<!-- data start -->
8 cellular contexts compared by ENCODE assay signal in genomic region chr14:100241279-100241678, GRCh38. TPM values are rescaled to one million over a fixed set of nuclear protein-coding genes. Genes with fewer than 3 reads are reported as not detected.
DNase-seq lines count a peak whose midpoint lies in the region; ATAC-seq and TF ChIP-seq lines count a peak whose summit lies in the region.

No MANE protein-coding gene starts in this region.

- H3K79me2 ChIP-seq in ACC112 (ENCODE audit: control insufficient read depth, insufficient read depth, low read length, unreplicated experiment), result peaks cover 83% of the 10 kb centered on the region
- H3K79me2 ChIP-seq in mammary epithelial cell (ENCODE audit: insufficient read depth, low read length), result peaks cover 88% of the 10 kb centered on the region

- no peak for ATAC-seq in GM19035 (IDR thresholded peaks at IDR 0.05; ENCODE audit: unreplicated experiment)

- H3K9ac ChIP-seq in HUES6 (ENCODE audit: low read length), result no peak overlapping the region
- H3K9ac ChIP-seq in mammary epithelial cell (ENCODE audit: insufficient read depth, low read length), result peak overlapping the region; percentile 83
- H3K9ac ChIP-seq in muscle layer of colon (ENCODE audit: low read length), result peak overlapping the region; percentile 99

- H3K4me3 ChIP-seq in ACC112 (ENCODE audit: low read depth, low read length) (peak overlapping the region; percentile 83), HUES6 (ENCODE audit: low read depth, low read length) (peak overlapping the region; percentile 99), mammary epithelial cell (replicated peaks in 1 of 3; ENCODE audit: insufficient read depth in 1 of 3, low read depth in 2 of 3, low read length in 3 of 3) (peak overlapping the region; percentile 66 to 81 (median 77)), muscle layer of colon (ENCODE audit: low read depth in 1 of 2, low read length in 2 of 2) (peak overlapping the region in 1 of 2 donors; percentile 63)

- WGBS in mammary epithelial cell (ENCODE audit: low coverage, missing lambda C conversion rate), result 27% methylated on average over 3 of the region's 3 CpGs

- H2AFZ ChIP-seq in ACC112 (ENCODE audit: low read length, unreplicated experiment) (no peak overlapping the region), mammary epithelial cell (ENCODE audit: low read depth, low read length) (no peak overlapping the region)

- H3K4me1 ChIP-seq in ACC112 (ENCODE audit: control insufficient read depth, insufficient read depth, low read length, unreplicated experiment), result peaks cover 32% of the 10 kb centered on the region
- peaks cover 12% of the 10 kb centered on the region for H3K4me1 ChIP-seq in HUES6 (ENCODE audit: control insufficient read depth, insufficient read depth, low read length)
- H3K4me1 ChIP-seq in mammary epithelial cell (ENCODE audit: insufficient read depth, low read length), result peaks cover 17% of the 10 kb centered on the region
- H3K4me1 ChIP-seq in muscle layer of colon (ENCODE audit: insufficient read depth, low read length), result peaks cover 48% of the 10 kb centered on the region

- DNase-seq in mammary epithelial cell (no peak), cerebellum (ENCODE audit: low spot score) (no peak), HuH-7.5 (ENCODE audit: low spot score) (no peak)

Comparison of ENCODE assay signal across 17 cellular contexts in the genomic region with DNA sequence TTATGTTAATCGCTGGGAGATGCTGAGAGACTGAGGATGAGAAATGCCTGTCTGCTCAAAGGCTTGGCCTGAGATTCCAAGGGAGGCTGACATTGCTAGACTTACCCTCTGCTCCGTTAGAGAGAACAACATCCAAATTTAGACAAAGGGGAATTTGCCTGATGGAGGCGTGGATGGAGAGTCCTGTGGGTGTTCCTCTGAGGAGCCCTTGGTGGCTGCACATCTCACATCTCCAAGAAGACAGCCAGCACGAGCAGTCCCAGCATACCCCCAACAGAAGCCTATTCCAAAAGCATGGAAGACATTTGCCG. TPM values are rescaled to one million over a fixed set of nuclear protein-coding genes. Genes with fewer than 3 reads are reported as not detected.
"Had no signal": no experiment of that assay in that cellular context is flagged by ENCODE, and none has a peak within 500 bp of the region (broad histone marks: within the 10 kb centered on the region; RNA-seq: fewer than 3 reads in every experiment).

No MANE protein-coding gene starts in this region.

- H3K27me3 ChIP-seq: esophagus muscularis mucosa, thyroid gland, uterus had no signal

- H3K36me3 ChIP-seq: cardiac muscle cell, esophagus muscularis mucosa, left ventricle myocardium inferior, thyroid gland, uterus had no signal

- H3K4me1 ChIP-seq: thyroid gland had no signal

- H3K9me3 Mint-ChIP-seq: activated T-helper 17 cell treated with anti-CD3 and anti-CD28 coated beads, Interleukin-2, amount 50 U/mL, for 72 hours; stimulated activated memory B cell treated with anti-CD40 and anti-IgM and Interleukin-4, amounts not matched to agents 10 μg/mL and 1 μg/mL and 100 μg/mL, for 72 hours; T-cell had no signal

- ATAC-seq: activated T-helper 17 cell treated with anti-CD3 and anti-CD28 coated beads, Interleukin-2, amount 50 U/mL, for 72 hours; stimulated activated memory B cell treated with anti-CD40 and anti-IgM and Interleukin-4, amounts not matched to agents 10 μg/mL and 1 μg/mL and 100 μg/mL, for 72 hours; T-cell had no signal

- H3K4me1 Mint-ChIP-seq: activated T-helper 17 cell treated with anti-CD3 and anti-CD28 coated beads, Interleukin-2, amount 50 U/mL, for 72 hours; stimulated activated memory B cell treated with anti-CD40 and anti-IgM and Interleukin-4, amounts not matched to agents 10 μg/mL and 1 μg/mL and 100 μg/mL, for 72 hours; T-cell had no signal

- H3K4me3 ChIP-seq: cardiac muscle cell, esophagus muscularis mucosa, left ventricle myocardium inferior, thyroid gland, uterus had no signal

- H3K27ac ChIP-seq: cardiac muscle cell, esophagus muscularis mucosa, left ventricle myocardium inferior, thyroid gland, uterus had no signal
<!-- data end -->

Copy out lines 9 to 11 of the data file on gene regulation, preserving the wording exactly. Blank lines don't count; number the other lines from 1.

- H3K9ac ChIP-seq in muscle layer of colon (ENCODE audit: low read length), result peak overlapping the region; percentile 99

- H3K4me3 ChIP-seq in ACC112 (ENCODE audit: low read depth, low read length) (peak overlapping the region; percentile 83), HUES6 (ENCODE audit: low read depth, low read length) (peak overlapping the region; percentile 99), mammary epithelial cell (replicated peaks in 1 of 3; ENCODE audit: insufficient read depth in 1 of 3, low read depth in 2 of 3, low read length in 3 of 3) (peak overlapping the region; percentile 66 to 81 (median 77)), muscle layer of colon (ENCODE audit: low read depth in 1 of 2, low read length in 2 of 2) (peak overlapping the region in 1 of 2 donors; percentile 63)

- WGBS in mammary epithelial cell (ENCODE audit: low coverage, missing lambda C conversion rate), result 27% methylated on average over 3 of the region's 3 CpGs